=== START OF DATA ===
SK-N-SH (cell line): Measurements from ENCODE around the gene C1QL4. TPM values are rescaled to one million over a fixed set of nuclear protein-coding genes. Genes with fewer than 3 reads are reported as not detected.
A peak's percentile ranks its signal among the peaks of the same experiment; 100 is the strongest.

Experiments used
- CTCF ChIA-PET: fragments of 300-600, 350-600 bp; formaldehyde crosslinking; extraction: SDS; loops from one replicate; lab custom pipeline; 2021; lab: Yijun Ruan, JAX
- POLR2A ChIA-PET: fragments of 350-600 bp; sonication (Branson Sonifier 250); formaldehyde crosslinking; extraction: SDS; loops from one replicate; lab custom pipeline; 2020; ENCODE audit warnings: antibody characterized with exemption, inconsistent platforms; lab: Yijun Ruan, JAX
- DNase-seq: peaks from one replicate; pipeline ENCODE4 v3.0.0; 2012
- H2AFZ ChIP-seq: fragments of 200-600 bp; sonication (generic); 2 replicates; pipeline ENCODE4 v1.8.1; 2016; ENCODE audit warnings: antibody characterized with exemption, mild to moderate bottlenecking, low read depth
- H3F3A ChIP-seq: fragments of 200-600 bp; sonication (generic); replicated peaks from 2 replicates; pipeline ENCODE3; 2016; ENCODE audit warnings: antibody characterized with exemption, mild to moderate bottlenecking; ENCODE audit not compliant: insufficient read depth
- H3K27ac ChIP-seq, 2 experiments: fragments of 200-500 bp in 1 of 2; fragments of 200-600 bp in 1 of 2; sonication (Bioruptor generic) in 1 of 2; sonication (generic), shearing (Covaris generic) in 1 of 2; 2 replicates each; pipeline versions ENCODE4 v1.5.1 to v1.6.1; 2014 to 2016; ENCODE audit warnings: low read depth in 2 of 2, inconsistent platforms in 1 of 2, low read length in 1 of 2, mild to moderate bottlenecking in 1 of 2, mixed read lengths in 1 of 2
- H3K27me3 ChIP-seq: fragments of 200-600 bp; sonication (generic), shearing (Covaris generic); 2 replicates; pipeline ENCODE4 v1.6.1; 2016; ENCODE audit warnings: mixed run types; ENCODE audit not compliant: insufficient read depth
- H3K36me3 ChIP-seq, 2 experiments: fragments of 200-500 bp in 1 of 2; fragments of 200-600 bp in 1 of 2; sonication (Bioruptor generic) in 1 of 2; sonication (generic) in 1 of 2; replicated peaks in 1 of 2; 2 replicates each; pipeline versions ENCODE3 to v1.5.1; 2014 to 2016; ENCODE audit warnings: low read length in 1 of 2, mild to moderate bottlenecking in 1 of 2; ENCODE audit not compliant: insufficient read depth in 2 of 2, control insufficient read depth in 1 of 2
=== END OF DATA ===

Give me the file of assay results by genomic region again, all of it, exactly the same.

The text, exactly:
SK-N-SH (cell line): Measurements from ENCODE around the gene C1QL4. TPM values are rescaled to one million over a fixed set of nuclear protein-coding genes. Genes with fewer than 3 reads are reported as not detected.
A peak's percentile ranks its signal among the peaks of the same experiment; 100 is the strongest.

Experiments used
- CTCF ChIA-PET: fragments of 300-600, 350-600 bp; formaldehyde crosslinking; extraction: SDS; loops from one replicate; lab custom pipeline; 2021; lab: Yijun Ruan, JAX
- POLR2A ChIA-PET: fragments of 350-600 bp; sonication (Branson Sonifier 250); formaldehyde crosslinking; extraction: SDS; loops from one replicate; lab custom pipeline; 2020; ENCODE audit warnings: antibody characterized with exemption, inconsistent platforms; lab: Yijun Ruan, JAX
- DNase-seq: peaks from one replicate; pipeline ENCODE4 v3.0.0; 2012
- H2AFZ ChIP-seq: fragments of 200-600 bp; sonication (generic); 2 replicates; pipeline ENCODE4 v1.8.1; 2016; ENCODE audit warnings: antibody characterized with exemption, mild to moderate bottlenecking, low read depth
- H3F3A ChIP-seq: fragments of 200-600 bp; sonication (generic); replicated peaks from 2 replicates; pipeline ENCODE3; 2016; ENCODE audit warnings: antibody characterized with exemption, mild to moderate bottlenecking; ENCODE audit not compliant: insufficient read depth
- H3K27ac ChIP-seq, 2 experiments: fragments of 200-500 bp in 1 of 2; fragments of 200-600 bp in 1 of 2; sonication (Bioruptor generic) in 1 of 2; sonication (generic), shearing (Covaris generic) in 1 of 2; 2 replicates each; pipeline versions ENCODE4 v1.5.1 to v1.6.1; 2014 to 2016; ENCODE audit warnings: low read depth in 2 of 2, inconsistent platforms in 1 of 2, low read length in 1 of 2, mild to moderate bottlenecking in 1 of 2, mixed read lengths in 1 of 2
- H3K27me3 ChIP-seq: fragments of 200-600 bp; sonication (generic), shearing (Covaris generic); 2 replicates; pipeline ENCODE4 v1.6.1; 2016; ENCODE audit warnings: mixed run types; ENCODE audit not compliant: insufficient read depth
- H3K36me3 ChIP-seq, 2 experiments: fragments of 200-500 bp in 1 of 2; fragments of 200-600 bp in 1 of 2; sonication (Bioruptor generic) in 1 of 2; sonication (generic) in 1 of 2; replicated peaks in 1 of 2; 2 replicates each; pipeline versions ENCODE3 to v1.5.1; 2014 to 2016; ENCODE audit warnings: low read length in 1 of 2, mild to moderate bottlenecking in 1 of 2; ENCODE audit not compliant: insufficient read depth in 2 of 2, control insufficient read depth in 1 of 2